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Rational integral

  1. Aug 6, 2007 #1
    can anyone show me step by step of how to evaluate the integral of
    [x^m/(x^n+a^n)^p](dx) from negative infinity to positive infinity. all i know is that contour integration is required to solve this problem.
  2. jcsd
  3. Aug 7, 2007 #2
    You'll have to use Residue Theorem. In order to do that, consider the complex integral

    [tex]\int_\gamma \frac{z^m}{(z^n+a^n)^p}dz=\int_{\gamma_1}\frac{z^m}{(z^n+a^n)^p}dz +\int_{\gamma_{2}}\frac{z^m}{(z^n+a^n)^p}dz,[/tex]

    where [itex]\gamma_1=(x,0)[/itex] and [itex]\gamma_2=Re^{i\theta}[/itex], [itex]x\in(-R,R)[/itex] and [itex]\theta\in(0,\pi)[/itex] (i.e. [itex]\gamma[/itex] is the semicircle of radius [itex]R[/itex] enclosing the upper semiplamen [itex]\mathbb{H}^+[/itex]). Then

    [tex]\int_\gamma \frac{z^m}{(z^n+a^n)^p}dz=\int_{-R}^R \frac{x^m}{(x^n+a^n)^p}dx+\int_0^\pi \frac{R^m e^{im\theta}}{(R^n e^{in\theta}+a^n)^p}iRe^{i\theta}d\theta.[/tex]

    Now you have to prove that as [itex]R\rightarrow \infty[/itex] the second integral goes to zero, so

    [tex]\left|\int_0^\pi \frac{R^m e^{im\theta}}{(R^n e^{in\theta}+a^n)^p}iRe^{i\theta}d\theta\right|\le \frac{\pi R^{m+1}}{(R^n-a^n)^p}, \qquad R\gg |a| [/tex]

    and therefore [itex]m,n[/itex] and [itex]p[/itex] cannot be arbitrary (doh!). So assuming [itex]m+1<np[/itex], then

    [tex]\int_\gamma \frac{z^m}{(z^n+a^n)^p}dz=\int_{-\infty}^\infty \frac{x^m}{(x^n+a^n)^p}dx.[/tex]

    Now, using the Residue Theorem

    [tex]\int_{-\infty}^\infty \frac{x^m}{(x^n+a^n)^p}dx=\int_\gamma \frac{z^m}{(z^n+a^n)^p}dz=2\pi i \sum_i Res\left(\frac{z^m}{(z^n+a^n)^p},a_i\right),[/tex]

    where the [itex]a_i[/itex] are roots of the equation [itex]z^n+a^n=0[/itex] in [itex]\mathbb{H}^+[/itex].

    It's all straightforward from here.


    I'm also assuming that [itex]m,n,p \in \mathbb{N}[/itex]. If not, then you'll have to pick branches of the logarithm and the problem is a lot different.
    Last edited: Aug 7, 2007
  4. Aug 7, 2007 #3
    AIRAVATA did a good job showing the remainder goes to zero. This happens to be a special case of a more general case.

    Theorem: Consider a complex function [tex]f(z)[/tex] having the following properties:
    1)[tex]f[/tex] is meromorphic in upper half plane having finitely many poles [tex](c_j)\ 1\leq j\leq n[/tex].
    2)[tex]c_j\not \in \mathbb{R}[/tex], i.e. not on real line.
    3)[tex]\lim_{|z|\to \infty}zf(z) = 0[/tex] with [tex]z[/tex] in upper half plane.
    [tex]\mbox{PV}\int_{-\infty}^{\infty} f(x) dx = 2\pi i \sum_{j=1}^n \mbox{res}(f,c_j)[/tex]

    EDIT: Not if [tex]m,n,p\not \in \mathbb{N}[/tex] then the theorem does not apply since it is no longer meromorphic.
  5. Aug 7, 2007 #4

    how would you arrive at your final answer. i understand how you have done it so far but i have no idea how arrive at the final answer which has the gamma function and sin in it. I actually have the final answer right here: http://www.sosmath.com/tables/integral/integ41/integ41.html it is the last integral at the bottom of the page (or #8).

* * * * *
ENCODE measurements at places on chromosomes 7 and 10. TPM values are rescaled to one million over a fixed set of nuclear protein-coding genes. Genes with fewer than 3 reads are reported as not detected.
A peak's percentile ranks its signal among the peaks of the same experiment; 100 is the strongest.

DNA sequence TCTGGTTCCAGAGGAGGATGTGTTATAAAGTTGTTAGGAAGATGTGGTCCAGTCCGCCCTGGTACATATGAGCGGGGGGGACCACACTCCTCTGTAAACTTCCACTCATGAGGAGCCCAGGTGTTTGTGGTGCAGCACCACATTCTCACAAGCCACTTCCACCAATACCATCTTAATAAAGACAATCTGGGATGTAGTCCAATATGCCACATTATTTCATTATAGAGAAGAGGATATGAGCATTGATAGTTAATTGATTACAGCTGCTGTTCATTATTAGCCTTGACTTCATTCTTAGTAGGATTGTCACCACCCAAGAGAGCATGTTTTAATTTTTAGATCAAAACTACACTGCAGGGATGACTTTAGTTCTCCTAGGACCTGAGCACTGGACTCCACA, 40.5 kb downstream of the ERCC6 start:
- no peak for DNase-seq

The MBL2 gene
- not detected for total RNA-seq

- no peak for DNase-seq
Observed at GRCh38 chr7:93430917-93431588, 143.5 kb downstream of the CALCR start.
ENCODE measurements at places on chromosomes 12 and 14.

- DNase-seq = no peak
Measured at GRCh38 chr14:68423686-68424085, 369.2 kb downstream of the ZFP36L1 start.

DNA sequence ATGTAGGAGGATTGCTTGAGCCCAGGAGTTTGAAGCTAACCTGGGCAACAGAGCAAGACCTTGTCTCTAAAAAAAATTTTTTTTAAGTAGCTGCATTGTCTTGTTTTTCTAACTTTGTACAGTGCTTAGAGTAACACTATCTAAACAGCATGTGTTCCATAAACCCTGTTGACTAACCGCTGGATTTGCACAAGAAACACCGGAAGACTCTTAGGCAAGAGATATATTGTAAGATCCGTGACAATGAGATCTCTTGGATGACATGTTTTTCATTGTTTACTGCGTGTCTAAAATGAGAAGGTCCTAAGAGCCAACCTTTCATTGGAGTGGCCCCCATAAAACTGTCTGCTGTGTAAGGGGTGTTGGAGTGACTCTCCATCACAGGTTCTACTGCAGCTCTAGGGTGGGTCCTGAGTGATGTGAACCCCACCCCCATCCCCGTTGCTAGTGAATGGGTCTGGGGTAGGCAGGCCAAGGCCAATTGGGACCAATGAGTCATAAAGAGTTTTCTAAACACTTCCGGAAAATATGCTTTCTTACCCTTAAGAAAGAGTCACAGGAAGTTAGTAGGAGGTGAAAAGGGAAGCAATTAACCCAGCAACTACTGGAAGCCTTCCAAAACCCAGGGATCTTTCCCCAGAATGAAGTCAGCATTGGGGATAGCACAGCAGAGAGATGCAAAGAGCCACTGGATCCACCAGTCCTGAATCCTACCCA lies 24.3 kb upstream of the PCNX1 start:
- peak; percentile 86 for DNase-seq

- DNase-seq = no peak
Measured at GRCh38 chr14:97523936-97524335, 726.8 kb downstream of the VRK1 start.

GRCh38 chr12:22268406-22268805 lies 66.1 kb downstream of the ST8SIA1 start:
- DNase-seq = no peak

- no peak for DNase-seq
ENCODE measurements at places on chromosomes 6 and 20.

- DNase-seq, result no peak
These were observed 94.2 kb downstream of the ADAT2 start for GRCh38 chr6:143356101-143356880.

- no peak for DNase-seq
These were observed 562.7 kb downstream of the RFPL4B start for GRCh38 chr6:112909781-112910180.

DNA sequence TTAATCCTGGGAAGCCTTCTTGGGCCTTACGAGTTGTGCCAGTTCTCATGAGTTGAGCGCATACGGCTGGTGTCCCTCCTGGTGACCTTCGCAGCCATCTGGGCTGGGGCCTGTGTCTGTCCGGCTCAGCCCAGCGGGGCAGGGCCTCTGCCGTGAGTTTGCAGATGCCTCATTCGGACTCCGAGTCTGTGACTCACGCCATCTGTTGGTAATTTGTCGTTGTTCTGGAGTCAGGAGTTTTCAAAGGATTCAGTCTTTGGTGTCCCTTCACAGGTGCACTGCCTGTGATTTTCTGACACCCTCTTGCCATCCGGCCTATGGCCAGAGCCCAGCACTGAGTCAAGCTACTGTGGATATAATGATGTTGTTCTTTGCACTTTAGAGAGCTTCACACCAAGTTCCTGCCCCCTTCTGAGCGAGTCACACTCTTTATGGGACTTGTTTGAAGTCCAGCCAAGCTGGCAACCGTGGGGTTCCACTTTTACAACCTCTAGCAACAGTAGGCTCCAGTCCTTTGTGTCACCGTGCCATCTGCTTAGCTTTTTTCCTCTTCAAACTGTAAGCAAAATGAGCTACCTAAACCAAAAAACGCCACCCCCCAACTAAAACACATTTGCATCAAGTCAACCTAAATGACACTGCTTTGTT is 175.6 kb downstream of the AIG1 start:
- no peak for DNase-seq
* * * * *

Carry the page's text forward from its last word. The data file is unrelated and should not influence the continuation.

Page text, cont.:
6. Aug 8, 2007 #5
    Well, I can assure you is not an easy task but it is possible. Although it migh have nothing to do with what I posted before.

    I present to you the beta function:

    [tex]B(\xi,\eta)=\int_0^\infty \frac{u^{\xi-1}}{(1+u)^{\xi+\eta}}du,\qquad \hbox{Re }\xi>0,\quad \hbox{Re }\eta>0,[/tex]

    wich can be writen as*


    Also, the Gamma function satisfies the following identity*

    [tex]\Gamma(z)\Gamma(1-z)=\frac{\pi}{\sin \pi z}.[/tex]

    So, taking the change of variable [itex]x^n/a^n[/tex] in the Beta function, we have

    [tex]B(\xi,\eta)=na^{n\eta}\int_0^\infty \frac{x^{n\xi-1}}{(a^n+x^n)^{\xi+\eta}}dx.[/tex]

    Then, taking [itex]\xi=(m+1)/n[/itex] and [itex]\eta=p-(m+1)/n[/itex], you have the following relation between your integral and the Beta function:

    [tex]\int_0^\infty \frac{x^m}{(a^n+x^n)^p}dx=\frac{a^{m+1-np}}{n}B\left(\frac{m+1}{n}, p-\frac{m+1}{n}\right),[/tex]

    and I assume is straight sustitution and Gamma function manipulation from here to the answer you want.

    *The proof of this relations can be found in
    N.N. LEBEDEV, Special Functions and their Applications, Dover Publications Inc, New York, 1972.
    Last edited: Aug 8, 2007
  7. Aug 8, 2007 #6
    thaks man i was having trouble with that problem for quite a while now
  8. Aug 8, 2007 #7
    The identity can also be established by computing,
    [tex]\int_{-\infty}^{\infty} \frac{e^{ax}}{e^x+1} dx[/tex] on the rectangle [tex]\pm R \pm \pi i, \pm R[/tex]. And then using a Beta substitution this converts into the Gamma integral.
  9. Aug 8, 2007 #8

    do you have link to access that book as a pdf file?
  10. Aug 9, 2007 #9
    Nope, I have the book right here in my right. There must be one in your local library. There is a lot of information regarding the Gamma and Beta functions in the wikipedia. I'm sure it will be of some help.
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